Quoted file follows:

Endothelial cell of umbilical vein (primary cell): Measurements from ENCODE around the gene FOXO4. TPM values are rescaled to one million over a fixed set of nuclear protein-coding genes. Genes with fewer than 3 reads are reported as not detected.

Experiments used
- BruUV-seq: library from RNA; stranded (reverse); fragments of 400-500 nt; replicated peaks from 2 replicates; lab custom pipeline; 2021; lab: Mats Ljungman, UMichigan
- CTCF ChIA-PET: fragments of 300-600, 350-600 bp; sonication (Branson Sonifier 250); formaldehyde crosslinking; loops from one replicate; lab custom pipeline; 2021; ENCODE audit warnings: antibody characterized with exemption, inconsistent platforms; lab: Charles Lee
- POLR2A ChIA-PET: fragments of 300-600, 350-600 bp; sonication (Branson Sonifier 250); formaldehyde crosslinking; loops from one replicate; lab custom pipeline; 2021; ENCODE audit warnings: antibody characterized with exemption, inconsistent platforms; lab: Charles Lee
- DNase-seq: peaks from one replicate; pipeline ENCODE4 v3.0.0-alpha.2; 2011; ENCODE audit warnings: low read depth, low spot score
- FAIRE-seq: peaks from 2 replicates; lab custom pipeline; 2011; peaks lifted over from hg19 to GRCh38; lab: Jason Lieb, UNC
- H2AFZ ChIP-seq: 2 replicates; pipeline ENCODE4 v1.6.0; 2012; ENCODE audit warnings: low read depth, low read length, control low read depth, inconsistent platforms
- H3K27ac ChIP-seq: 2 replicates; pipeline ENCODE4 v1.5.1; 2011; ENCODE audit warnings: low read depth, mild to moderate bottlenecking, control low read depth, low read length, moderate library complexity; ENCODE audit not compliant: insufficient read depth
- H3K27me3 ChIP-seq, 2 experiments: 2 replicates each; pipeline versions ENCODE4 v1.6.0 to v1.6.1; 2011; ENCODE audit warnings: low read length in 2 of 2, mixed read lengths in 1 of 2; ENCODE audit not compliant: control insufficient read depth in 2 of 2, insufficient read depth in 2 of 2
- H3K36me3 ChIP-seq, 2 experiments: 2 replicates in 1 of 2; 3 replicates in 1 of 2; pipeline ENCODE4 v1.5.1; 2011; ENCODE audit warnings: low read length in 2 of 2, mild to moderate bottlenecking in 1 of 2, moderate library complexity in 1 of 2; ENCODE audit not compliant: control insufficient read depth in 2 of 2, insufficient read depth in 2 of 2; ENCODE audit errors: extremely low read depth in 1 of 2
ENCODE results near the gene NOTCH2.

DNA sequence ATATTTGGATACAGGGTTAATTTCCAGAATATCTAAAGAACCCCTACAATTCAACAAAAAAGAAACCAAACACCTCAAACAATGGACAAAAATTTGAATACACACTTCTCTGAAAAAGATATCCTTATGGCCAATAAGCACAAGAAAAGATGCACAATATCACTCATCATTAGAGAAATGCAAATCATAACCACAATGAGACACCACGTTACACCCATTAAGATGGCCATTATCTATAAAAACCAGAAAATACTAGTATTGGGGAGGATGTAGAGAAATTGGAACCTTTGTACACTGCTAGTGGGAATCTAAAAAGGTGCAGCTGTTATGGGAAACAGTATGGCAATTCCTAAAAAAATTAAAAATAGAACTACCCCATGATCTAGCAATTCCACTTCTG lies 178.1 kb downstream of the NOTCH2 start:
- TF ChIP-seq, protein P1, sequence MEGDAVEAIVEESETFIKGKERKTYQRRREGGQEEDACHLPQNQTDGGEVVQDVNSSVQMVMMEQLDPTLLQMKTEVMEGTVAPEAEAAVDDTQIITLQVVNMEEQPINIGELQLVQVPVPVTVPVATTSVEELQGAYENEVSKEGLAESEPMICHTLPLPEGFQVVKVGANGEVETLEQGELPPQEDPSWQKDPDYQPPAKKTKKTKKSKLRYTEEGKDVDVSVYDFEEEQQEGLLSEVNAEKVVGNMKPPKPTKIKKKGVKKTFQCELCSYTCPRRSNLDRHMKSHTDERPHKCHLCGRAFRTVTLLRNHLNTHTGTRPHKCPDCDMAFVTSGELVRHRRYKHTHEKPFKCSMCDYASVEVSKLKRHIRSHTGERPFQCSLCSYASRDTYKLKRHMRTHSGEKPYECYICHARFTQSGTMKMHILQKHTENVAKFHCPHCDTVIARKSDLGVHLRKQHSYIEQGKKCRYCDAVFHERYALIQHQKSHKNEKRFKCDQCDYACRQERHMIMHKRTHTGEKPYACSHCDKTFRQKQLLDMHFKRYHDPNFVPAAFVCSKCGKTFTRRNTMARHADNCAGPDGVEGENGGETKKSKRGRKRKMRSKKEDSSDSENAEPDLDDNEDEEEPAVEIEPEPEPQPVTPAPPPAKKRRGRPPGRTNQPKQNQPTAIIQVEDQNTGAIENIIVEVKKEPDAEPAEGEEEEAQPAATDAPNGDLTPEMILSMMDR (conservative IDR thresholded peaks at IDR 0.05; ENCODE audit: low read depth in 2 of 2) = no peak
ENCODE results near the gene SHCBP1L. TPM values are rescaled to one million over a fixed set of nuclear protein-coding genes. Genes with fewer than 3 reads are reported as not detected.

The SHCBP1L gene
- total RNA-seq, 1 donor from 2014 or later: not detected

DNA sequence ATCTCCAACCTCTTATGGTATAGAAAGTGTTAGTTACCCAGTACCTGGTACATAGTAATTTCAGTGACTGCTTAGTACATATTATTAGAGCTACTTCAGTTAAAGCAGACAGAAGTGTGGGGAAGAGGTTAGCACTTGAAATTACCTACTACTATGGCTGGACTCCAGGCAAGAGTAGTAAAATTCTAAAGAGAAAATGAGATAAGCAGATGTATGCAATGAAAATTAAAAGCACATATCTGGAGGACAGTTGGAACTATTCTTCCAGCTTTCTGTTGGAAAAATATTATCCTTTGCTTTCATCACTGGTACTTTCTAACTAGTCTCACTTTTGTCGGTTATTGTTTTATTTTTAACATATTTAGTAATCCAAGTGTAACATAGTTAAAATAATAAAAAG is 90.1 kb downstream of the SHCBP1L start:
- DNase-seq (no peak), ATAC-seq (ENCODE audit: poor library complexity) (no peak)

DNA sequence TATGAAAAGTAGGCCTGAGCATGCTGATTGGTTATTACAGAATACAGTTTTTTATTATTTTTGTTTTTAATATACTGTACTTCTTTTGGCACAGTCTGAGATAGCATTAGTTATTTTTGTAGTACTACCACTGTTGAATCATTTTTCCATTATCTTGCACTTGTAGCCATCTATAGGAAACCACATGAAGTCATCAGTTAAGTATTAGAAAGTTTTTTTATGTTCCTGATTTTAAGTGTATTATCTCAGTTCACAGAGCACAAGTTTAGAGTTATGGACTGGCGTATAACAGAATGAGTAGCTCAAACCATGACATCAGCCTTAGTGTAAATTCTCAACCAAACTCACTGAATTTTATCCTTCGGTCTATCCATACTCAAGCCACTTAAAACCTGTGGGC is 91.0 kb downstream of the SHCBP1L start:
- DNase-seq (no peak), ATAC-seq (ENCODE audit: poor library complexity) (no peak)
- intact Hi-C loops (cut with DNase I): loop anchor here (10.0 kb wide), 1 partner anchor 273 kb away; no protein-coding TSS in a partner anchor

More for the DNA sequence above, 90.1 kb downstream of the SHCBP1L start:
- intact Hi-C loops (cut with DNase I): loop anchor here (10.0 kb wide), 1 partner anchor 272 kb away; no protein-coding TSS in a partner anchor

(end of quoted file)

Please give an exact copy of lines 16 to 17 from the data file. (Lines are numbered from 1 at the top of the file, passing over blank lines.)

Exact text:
The SHCBP1L gene
- total RNA-seq, 1 donor from 2014 or later: not detected